THE MAGAZINE FOR PROFESSIONALS

When to Touch up, When to Repaint

by Brian Sodoma

Touch-up or Repaint

It makes a paint contractor look bad. A customer calls for a quote, but when the estimator goes out to assess the job, what the customer thought was a small touch-up is really so much more. The hard upsell looks bad in any line of work, but unfortunately, even the most honest estimator in the paint business can be misunderstood when explaining why a wall or room needs a complete repaint instead of a touch-up.

“If all they have in mind is to pay $300 and they have to pay $1,000, you could do the most amazing work, but the customer is still going to feel like they paid too much,” said Peter Buttenwieser, owner of a CertaPro paint contracting franchise in Westchester, New York.

Buttenwieser is sensitive to customer needs and budgets. He has learned that compromise can be a slippery slope in the paint world. And he knows compromising quality to get a job is a bad move.

“Sometimes we just have to walk away from touchup work because we know the outcome is not going to be what the customer expects,” he added.

Buttenwieser doesn’t walk away from many potential jobs. But his firm and fair approach to matching outcomes with realistic expectations for customers is apparently working. He is routinely in the top 10 for sales volume among CertaPro franchises—this year he is ranked fourth—and there are more than 300 CertaPros nationwide.

TURNING THE TOUCH-UP MIND-SET

To a contractor, painting half a room seems silly. But it could also be a win-win for both parties. Usually, getting a customer away from thinking about touching up a wall and painting it instead is victory enough, says Buttenwieser. He gives a recent example of painting one entire side of a house where the original thinking by the owner was to only paint an 8′ x 8′ patch.

“Is painting only one side of the house ideal? No. But something like that can work,” he added.

For outdoor jobs, paint can fade pretty quickly, especially in sunny, hot climates, says Steve Burnett, founder of Burnett Painting of southwest Florida. His firm specializes in high-end residential repaint work. The leftover paint from an exterior paint job is likely no longer a clean match on a south-facing wall after only a year, Burnett tells customers. On a north-facing wall, he says the original paint might last up to two years for touch-ups because of less sun exposure. But dirt and other elements can still have an impact as well.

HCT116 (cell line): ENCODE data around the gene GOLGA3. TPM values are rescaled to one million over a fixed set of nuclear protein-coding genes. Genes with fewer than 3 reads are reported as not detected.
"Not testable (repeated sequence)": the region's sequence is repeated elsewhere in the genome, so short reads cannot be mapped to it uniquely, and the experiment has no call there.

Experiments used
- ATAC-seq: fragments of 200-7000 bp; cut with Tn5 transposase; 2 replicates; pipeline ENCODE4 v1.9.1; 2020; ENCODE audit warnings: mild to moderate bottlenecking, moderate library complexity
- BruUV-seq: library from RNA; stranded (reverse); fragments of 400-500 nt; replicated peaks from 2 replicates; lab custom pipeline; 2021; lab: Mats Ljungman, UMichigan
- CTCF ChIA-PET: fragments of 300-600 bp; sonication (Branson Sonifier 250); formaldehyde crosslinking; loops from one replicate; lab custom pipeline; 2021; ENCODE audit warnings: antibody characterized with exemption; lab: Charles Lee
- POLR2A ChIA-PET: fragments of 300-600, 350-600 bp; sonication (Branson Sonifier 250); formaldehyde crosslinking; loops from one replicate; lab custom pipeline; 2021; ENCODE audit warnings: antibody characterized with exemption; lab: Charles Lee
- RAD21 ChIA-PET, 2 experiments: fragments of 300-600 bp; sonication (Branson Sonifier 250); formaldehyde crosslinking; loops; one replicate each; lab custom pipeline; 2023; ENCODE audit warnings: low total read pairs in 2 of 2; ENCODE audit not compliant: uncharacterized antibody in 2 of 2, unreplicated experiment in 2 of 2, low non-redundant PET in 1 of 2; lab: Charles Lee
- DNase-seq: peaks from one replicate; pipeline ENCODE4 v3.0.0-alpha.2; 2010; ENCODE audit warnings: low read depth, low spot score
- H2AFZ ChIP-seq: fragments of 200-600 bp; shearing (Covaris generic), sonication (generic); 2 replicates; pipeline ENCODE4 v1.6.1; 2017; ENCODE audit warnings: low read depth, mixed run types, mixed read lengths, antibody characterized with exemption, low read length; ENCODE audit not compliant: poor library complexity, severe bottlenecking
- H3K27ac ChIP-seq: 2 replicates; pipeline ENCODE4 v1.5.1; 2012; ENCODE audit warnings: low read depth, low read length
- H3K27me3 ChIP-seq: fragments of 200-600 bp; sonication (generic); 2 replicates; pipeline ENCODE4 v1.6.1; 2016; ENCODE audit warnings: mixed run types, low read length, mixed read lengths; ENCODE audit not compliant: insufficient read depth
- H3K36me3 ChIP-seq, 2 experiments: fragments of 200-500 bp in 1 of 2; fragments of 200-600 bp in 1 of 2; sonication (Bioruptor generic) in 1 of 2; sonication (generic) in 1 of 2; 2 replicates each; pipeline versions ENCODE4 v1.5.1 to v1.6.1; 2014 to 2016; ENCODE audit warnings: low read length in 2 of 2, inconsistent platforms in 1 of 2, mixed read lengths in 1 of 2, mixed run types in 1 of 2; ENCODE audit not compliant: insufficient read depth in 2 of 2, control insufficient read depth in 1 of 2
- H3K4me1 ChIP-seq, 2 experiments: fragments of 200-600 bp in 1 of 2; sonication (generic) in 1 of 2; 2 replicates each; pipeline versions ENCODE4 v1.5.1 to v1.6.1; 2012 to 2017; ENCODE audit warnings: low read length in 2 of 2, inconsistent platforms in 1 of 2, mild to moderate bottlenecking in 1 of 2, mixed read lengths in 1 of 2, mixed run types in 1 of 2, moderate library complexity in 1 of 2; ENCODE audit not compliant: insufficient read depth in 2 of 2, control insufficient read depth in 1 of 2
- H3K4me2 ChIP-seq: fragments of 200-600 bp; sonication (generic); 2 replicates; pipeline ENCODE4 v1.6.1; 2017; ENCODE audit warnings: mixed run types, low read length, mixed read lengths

“You really can’t mix a batch of dirty, faded paint,” Buttenwieser added.

Buttenwieser compares touch-up jobs with older paint to wearing a Band-Aid.® If the eye gives the area a little extra attention, it notices something is off.

In addition to sun exposure and other elements naturally altering paint color, changes in ingredients can have an impact as well, adds Burnett.

“Paints improve and change all the time,” he said. “The color can skew slightly.”

Debbie Zimmer, a paint and color expert with the Paint Quality Institute—a trade group focusing on educating consumers and contractors on paint and coating quality—says the types of binders and the pigments found in color tints can impact how slowly or quickly a paint fades. A 100%-acrylic paint will help resist color fade better than others, she added, particularly on wood surfaces and interior drywall.

In the past, alternatives like vinyl acrylics and styrene acrylics gained popularity in Europe and Asia partly because they were less expensive, and some reports surfaced about them possibly showing better performance on masonry, stucco and metal. But many studies only focused on certain aspects like scrub resistance or dirt pick-up resistance, among others, not giving a full picture of whether the paints were better or not. So Zimmer, and many other paint experts, still say 100% acrylics are the top choice for paint Pros and for battling paint fade.

Randy Fornoff, president of MTS Painting in Mesa, Arizona, finds himself engaging in the paint-quality conversation with customers quite frequently. He says it’s important for consumers to know there can be a wide variation of quality even within a specific brand.

“Lower-end acrylics fail sooner,” he said. “Some will start to chalk up in two or three years. … You might have a bad experience with a certain brand, but it’s probably because you just used their lower-end product.”

Fornoff says consumers can also become confused about paint quality and price when they see extremely low-priced contractor grades, which can cost sometimes half the price of higher-quality, higher-priced paints. Fornoff says some customers will use these paints, but it’s important they know that a repaint may come far sooner than they may think.

Burnett uses paints that offer the best ‘written’ guarantee. His company also offers a 9-year materials and labor warranty.